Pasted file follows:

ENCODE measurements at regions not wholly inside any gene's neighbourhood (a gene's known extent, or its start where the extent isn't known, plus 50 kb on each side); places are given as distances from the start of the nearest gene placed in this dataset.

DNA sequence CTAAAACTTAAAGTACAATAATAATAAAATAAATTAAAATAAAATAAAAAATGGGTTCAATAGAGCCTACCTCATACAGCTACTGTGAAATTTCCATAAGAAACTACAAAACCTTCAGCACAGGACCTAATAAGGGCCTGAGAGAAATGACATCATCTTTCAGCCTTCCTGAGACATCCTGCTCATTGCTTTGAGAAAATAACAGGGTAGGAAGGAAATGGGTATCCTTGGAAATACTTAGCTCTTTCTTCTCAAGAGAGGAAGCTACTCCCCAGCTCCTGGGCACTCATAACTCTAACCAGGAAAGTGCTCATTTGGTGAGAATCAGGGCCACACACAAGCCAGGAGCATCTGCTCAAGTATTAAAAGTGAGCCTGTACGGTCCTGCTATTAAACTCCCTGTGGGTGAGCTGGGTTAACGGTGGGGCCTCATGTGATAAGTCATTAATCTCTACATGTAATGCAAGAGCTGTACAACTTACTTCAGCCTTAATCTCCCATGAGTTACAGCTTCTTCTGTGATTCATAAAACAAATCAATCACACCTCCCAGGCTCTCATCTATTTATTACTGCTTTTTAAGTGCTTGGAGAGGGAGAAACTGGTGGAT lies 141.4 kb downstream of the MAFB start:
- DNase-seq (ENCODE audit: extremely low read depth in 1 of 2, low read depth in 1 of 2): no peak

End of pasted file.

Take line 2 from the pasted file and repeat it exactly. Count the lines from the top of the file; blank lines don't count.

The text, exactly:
DNA sequence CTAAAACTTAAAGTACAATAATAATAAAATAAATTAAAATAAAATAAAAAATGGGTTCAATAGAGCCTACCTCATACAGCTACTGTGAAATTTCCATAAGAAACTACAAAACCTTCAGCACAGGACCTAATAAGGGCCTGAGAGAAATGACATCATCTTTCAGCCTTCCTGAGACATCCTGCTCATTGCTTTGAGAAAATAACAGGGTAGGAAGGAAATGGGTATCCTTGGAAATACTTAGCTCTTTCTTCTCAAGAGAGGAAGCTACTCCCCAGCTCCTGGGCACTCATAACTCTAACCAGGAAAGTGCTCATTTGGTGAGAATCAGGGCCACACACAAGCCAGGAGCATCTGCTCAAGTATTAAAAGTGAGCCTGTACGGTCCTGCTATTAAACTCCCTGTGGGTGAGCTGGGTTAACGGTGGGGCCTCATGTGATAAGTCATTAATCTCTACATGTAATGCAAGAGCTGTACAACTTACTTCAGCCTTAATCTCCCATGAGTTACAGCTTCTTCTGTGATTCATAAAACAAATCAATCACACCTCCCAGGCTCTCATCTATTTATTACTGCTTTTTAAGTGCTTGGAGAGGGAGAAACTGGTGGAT lies 141.4 kb downstream of the MAFB start: